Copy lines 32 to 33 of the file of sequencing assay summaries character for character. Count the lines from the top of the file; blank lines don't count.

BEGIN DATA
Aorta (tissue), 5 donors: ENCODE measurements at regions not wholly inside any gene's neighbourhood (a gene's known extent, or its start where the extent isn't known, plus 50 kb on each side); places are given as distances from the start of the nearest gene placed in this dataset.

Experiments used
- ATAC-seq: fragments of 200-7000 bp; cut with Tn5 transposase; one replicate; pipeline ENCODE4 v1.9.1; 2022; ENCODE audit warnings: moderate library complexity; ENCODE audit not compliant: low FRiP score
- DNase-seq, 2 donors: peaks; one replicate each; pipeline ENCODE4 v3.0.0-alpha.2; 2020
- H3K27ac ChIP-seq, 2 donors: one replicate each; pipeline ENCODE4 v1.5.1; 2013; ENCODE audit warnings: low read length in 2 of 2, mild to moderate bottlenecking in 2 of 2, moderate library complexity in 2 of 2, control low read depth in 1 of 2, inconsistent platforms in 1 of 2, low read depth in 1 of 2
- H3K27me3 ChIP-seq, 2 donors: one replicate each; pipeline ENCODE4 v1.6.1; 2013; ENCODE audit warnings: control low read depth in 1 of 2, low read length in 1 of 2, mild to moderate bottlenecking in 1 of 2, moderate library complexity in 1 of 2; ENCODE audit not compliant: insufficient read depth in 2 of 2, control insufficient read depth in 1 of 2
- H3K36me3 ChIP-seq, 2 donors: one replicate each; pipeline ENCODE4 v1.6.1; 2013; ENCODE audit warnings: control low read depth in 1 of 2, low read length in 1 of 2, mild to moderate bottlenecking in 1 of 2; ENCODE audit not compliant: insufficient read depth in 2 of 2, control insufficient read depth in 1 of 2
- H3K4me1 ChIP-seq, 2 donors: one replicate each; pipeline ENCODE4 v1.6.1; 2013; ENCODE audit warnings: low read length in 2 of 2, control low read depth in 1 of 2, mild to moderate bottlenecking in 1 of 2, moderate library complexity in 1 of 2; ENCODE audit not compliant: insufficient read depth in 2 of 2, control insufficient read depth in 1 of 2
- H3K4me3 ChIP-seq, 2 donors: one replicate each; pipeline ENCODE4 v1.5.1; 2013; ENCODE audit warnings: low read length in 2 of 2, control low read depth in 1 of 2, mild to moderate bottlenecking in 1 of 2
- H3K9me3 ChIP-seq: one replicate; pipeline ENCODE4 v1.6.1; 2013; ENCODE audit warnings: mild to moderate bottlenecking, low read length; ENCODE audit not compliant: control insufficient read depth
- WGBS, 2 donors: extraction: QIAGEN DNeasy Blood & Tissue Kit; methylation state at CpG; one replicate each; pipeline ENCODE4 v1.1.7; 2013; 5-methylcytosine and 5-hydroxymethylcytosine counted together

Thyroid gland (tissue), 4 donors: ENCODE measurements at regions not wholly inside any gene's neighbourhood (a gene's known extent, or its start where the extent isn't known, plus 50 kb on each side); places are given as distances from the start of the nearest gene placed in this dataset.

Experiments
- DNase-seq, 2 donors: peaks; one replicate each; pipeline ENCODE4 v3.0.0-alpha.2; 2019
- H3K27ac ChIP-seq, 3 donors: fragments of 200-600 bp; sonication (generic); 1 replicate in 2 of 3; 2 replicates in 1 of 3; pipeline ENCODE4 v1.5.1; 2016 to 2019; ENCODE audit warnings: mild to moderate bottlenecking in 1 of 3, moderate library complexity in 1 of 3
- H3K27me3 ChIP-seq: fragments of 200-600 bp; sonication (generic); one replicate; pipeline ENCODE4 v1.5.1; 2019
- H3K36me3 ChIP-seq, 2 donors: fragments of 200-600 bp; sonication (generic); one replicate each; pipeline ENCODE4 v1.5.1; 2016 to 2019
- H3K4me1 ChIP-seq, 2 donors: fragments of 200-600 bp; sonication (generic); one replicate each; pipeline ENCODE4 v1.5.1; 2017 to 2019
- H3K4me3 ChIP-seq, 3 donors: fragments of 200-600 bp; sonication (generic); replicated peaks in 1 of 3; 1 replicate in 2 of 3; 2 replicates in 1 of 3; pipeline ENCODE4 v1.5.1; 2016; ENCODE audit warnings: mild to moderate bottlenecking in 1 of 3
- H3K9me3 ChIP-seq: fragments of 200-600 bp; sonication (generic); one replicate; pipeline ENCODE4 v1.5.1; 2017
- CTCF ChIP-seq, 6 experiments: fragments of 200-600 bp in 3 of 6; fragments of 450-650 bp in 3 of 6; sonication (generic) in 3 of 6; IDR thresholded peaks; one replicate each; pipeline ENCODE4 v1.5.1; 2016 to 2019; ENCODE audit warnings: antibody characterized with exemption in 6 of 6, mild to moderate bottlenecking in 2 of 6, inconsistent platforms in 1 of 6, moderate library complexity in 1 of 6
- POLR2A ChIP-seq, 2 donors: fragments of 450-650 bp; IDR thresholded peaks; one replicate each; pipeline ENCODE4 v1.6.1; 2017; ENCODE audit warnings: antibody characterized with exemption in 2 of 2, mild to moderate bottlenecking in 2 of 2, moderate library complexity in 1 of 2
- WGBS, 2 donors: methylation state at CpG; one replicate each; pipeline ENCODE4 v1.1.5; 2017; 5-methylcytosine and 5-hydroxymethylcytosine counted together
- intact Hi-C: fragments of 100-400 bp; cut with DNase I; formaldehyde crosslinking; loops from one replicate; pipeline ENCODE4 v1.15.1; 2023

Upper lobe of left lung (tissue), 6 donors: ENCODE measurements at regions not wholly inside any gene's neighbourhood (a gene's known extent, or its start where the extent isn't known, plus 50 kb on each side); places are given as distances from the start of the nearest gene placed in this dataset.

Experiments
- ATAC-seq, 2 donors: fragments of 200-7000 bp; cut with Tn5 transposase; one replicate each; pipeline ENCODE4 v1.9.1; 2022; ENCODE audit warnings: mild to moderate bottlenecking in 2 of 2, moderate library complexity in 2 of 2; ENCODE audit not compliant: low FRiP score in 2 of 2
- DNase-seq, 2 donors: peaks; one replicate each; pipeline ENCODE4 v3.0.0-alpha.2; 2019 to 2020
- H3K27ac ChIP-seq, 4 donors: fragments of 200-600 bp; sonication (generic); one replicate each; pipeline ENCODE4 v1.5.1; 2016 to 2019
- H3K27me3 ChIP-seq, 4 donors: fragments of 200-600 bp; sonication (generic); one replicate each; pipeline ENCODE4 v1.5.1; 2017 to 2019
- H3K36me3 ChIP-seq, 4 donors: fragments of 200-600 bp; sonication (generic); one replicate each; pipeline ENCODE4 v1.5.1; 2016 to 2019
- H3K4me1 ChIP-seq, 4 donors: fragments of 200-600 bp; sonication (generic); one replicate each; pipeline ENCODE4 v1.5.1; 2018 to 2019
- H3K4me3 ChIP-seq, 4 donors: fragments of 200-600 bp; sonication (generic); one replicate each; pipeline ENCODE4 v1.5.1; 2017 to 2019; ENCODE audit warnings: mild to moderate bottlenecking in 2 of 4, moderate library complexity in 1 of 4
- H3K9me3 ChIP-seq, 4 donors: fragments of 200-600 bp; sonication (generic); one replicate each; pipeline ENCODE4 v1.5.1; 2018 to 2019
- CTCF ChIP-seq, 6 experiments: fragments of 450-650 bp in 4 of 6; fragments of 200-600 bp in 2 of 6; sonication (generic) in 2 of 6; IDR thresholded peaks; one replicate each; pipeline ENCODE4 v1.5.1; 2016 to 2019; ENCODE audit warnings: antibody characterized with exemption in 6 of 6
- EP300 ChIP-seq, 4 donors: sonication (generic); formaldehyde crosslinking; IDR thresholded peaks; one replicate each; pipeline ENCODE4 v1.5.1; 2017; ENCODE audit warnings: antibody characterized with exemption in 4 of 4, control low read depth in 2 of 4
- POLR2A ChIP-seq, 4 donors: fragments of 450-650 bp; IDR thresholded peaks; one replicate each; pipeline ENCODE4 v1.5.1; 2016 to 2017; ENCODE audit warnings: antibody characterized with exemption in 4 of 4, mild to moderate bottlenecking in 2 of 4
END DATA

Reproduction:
- H3K4me1 ChIP-seq, 4 donors: fragments of 200-600 bp; sonication (generic); one replicate each; pipeline ENCODE4 v1.5.1; 2018 to 2019
- H3K4me3 ChIP-seq, 4 donors: fragments of 200-600 bp; sonication (generic); one replicate each; pipeline ENCODE4 v1.5.1; 2017 to 2019; ENCODE audit warnings: mild to moderate bottlenecking in 2 of 4, moderate library complexity in 1 of 4